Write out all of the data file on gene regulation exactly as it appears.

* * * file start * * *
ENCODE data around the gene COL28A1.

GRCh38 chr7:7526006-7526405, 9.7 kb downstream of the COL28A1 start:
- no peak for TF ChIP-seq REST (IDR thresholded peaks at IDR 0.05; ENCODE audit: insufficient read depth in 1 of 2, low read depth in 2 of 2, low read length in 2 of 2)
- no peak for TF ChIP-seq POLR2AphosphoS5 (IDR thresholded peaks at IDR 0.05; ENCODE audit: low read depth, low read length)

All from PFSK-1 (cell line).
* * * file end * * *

ENCODE data around the gene COL28A1.

GRCh38 chr7:7526006-7526405, 9.7 kb downstream of the COL28A1 start:
- no peak for TF ChIP-seq REST (IDR thresholded peaks at IDR 0.05; ENCODE audit: insufficient read depth in 1 of 2, low read depth in 2 of 2, low read length in 2 of 2)
- no peak for TF ChIP-seq POLR2AphosphoS5 (IDR thresholded peaks at IDR 0.05; ENCODE audit: low read depth, low read length)

All from PFSK-1 (cell line).